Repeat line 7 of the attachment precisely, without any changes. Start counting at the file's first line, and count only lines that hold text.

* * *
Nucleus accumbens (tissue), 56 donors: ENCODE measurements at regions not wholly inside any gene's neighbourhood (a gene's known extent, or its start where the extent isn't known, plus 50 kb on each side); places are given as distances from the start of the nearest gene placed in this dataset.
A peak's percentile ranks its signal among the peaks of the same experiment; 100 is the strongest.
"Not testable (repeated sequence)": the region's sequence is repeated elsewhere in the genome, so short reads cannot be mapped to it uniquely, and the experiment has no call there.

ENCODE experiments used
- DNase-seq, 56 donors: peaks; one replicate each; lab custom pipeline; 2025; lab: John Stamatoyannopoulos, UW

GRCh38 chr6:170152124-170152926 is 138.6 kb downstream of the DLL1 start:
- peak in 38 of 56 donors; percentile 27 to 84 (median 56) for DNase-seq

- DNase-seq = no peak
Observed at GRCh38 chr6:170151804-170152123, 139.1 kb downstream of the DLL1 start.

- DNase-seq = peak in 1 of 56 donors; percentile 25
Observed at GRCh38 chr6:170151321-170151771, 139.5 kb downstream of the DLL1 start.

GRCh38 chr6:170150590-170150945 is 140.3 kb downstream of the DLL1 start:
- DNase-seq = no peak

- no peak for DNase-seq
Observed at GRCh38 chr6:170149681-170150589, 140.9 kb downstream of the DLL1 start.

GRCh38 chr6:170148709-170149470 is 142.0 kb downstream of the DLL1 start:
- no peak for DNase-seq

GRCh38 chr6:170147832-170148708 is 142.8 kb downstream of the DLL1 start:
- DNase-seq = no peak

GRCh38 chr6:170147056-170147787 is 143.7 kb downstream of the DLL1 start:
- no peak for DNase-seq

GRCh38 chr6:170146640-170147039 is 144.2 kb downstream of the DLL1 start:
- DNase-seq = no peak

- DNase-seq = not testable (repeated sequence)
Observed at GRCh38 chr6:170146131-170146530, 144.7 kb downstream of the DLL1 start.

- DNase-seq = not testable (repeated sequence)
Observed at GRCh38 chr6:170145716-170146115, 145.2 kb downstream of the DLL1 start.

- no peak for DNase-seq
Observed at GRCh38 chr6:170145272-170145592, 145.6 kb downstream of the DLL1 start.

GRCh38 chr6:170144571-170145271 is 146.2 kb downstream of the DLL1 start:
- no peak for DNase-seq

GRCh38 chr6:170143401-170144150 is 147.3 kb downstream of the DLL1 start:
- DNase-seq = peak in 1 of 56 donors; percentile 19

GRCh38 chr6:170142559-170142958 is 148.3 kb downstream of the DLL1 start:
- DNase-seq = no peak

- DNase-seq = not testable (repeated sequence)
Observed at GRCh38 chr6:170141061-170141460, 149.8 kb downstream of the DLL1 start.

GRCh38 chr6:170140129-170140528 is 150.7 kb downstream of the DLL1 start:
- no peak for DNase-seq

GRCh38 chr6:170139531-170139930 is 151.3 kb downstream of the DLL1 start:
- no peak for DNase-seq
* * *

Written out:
- peak in 38 of 56 donors; percentile 27 to 84 (median 56) for DNase-seq